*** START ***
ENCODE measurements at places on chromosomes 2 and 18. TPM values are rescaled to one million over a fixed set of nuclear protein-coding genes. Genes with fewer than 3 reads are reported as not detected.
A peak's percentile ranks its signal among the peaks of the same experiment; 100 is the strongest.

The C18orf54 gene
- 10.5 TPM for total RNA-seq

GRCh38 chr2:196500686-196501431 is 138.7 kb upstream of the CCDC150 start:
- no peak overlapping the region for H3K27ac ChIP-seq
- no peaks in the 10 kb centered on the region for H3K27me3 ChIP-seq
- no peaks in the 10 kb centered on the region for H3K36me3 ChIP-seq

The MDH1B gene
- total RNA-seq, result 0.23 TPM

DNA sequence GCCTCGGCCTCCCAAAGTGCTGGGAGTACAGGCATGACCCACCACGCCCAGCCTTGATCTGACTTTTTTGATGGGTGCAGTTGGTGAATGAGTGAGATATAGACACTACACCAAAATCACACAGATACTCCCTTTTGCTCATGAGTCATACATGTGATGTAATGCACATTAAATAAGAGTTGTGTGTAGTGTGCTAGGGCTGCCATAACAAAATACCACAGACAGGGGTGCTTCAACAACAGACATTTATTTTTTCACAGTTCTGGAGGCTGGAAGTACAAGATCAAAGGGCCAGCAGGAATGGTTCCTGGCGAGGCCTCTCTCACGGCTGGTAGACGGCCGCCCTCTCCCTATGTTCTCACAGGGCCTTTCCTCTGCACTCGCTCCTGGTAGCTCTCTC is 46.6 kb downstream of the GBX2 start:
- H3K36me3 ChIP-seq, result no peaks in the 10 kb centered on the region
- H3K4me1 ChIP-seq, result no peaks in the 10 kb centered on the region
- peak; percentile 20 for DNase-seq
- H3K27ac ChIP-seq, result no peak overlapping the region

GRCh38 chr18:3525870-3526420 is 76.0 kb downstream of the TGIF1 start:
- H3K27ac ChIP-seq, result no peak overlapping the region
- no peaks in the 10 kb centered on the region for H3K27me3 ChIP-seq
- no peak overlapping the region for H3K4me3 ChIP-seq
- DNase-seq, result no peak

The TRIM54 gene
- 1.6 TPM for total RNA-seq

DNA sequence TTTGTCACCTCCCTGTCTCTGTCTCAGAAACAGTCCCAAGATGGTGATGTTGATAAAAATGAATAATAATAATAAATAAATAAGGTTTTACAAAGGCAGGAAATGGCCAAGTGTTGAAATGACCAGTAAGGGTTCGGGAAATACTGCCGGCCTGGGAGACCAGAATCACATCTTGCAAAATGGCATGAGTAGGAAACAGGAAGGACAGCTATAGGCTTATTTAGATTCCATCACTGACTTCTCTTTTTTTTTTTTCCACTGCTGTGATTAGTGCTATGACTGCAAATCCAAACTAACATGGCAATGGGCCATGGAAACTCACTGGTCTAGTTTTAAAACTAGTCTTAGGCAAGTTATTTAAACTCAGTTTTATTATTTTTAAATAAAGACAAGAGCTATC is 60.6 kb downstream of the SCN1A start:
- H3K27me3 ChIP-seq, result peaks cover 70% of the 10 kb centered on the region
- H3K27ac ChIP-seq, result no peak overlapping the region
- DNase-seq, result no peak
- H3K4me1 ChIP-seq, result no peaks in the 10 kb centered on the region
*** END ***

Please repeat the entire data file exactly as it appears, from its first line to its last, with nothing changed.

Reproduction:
ENCODE measurements at places on chromosomes 2 and 18. TPM values are rescaled to one million over a fixed set of nuclear protein-coding genes. Genes with fewer than 3 reads are reported as not detected.
A peak's percentile ranks its signal among the peaks of the same experiment; 100 is the strongest.

The C18orf54 gene
- 10.5 TPM for total RNA-seq

GRCh38 chr2:196500686-196501431 is 138.7 kb upstream of the CCDC150 start:
- no peak overlapping the region for H3K27ac ChIP-seq
- no peaks in the 10 kb centered on the region for H3K27me3 ChIP-seq
- no peaks in the 10 kb centered on the region for H3K36me3 ChIP-seq

The MDH1B gene
- total RNA-seq, result 0.23 TPM

DNA sequence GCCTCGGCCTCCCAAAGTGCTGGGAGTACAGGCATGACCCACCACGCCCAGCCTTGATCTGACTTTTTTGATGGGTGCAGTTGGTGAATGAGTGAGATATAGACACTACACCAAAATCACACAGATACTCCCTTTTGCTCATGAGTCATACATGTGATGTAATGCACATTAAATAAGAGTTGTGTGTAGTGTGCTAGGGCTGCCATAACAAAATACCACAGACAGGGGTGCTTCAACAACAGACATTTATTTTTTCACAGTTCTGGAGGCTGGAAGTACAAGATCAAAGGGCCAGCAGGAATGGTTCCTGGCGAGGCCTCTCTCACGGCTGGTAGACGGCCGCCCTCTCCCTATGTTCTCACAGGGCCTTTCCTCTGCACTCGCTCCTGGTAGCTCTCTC is 46.6 kb downstream of the GBX2 start:
- H3K36me3 ChIP-seq, result no peaks in the 10 kb centered on the region
- H3K4me1 ChIP-seq, result no peaks in the 10 kb centered on the region
- peak; percentile 20 for DNase-seq
- H3K27ac ChIP-seq, result no peak overlapping the region

GRCh38 chr18:3525870-3526420 is 76.0 kb downstream of the TGIF1 start:
- H3K27ac ChIP-seq, result no peak overlapping the region
- no peaks in the 10 kb centered on the region for H3K27me3 ChIP-seq
- no peak overlapping the region for H3K4me3 ChIP-seq
- DNase-seq, result no peak

The TRIM54 gene
- 1.6 TPM for total RNA-seq

DNA sequence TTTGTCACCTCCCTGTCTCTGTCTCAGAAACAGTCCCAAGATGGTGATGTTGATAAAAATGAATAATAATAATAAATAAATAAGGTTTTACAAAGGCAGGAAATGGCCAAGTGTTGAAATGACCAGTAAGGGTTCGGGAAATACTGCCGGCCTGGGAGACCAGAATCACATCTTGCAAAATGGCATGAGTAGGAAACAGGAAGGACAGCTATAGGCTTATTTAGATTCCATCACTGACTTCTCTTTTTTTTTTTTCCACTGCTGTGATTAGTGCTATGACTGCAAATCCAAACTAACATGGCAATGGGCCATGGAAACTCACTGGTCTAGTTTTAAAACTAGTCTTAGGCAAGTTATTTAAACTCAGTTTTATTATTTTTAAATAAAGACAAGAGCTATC is 60.6 kb downstream of the SCN1A start:
- H3K27me3 ChIP-seq, result peaks cover 70% of the 10 kb centered on the region
- H3K27ac ChIP-seq, result no peak overlapping the region
- DNase-seq, result no peak
- H3K4me1 ChIP-seq, result no peaks in the 10 kb centered on the region